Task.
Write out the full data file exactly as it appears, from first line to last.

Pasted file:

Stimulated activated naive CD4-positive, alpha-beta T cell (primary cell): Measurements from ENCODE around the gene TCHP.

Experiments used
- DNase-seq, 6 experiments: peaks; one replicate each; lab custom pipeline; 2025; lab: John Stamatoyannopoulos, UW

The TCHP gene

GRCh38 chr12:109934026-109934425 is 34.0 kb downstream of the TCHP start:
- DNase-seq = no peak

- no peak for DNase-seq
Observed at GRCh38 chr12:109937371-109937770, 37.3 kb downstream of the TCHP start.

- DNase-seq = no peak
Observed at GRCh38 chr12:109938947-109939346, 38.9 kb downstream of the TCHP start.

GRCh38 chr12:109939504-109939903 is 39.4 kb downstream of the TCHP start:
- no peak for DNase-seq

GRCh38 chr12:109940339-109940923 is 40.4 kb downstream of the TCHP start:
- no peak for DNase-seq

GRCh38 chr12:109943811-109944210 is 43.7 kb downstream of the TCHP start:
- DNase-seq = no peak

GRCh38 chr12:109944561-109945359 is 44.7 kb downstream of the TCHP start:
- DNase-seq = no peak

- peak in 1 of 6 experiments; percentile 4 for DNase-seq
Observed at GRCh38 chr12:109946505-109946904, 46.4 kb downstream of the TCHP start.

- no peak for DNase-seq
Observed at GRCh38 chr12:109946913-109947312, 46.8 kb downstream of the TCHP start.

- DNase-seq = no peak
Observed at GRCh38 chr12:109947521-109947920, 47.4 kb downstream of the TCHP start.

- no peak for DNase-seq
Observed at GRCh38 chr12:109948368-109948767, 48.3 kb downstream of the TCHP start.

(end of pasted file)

Stimulated activated naive CD4-positive, alpha-beta T cell (primary cell): Measurements from ENCODE around the gene TCHP.

Experiments used
- DNase-seq, 6 experiments: peaks; one replicate each; lab custom pipeline; 2025; lab: John Stamatoyannopoulos, UW

The TCHP gene

GRCh38 chr12:109934026-109934425 is 34.0 kb downstream of the TCHP start:
- DNase-seq = no peak

- no peak for DNase-seq
Observed at GRCh38 chr12:109937371-109937770, 37.3 kb downstream of the TCHP start.

- DNase-seq = no peak
Observed at GRCh38 chr12:109938947-109939346, 38.9 kb downstream of the TCHP start.

GRCh38 chr12:109939504-109939903 is 39.4 kb downstream of the TCHP start:
- no peak for DNase-seq

GRCh38 chr12:109940339-109940923 is 40.4 kb downstream of the TCHP start:
- no peak for DNase-seq

GRCh38 chr12:109943811-109944210 is 43.7 kb downstream of the TCHP start:
- DNase-seq = no peak

GRCh38 chr12:109944561-109945359 is 44.7 kb downstream of the TCHP start:
- DNase-seq = no peak

- peak in 1 of 6 experiments; percentile 4 for DNase-seq
Observed at GRCh38 chr12:109946505-109946904, 46.4 kb downstream of the TCHP start.

- no peak for DNase-seq
Observed at GRCh38 chr12:109946913-109947312, 46.8 kb downstream of the TCHP start.

- DNase-seq = no peak
Observed at GRCh38 chr12:109947521-109947920, 47.4 kb downstream of the TCHP start.

- no peak for DNase-seq
Observed at GRCh38 chr12:109948368-109948767, 48.3 kb downstream of the TCHP start.